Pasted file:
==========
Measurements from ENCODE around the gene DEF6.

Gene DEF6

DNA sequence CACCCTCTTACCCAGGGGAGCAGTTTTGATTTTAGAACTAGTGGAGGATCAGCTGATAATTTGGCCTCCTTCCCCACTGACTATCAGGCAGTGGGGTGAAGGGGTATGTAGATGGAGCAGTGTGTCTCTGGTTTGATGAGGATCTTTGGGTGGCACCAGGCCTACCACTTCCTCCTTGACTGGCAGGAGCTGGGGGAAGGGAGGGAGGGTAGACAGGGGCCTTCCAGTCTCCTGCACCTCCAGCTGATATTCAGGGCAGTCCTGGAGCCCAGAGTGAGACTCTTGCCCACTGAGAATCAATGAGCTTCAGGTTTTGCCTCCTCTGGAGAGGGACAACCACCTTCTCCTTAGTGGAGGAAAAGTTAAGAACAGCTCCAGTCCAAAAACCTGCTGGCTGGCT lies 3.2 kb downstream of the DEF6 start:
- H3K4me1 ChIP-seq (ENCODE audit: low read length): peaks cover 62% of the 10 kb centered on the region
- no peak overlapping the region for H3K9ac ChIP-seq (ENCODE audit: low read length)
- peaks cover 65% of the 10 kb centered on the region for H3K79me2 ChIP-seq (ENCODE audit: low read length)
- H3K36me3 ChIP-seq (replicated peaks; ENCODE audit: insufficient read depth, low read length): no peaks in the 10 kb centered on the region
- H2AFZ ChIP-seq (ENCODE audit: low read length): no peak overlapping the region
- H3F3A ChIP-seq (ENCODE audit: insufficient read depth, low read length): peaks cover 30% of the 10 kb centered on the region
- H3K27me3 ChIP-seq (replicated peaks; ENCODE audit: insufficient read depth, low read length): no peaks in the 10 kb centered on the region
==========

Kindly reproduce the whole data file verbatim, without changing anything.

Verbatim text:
Measurements from ENCODE around the gene DEF6.

Gene DEF6

DNA sequence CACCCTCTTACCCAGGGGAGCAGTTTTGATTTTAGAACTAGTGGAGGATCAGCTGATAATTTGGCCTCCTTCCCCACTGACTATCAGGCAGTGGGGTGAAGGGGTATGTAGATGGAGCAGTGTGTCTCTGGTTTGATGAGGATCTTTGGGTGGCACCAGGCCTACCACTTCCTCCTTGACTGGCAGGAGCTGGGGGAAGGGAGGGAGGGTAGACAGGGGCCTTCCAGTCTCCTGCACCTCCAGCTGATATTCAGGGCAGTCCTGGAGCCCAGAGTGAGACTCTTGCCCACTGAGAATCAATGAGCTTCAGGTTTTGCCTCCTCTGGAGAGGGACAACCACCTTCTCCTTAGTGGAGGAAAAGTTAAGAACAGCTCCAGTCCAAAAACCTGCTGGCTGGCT lies 3.2 kb downstream of the DEF6 start:
- H3K4me1 ChIP-seq (ENCODE audit: low read length): peaks cover 62% of the 10 kb centered on the region
- no peak overlapping the region for H3K9ac ChIP-seq (ENCODE audit: low read length)
- peaks cover 65% of the 10 kb centered on the region for H3K79me2 ChIP-seq (ENCODE audit: low read length)
- H3K36me3 ChIP-seq (replicated peaks; ENCODE audit: insufficient read depth, low read length): no peaks in the 10 kb centered on the region
- H2AFZ ChIP-seq (ENCODE audit: low read length): no peak overlapping the region
- H3F3A ChIP-seq (ENCODE audit: insufficient read depth, low read length): peaks cover 30% of the 10 kb centered on the region
- H3K27me3 ChIP-seq (replicated peaks; ENCODE audit: insufficient read depth, low read length): no peaks in the 10 kb centered on the region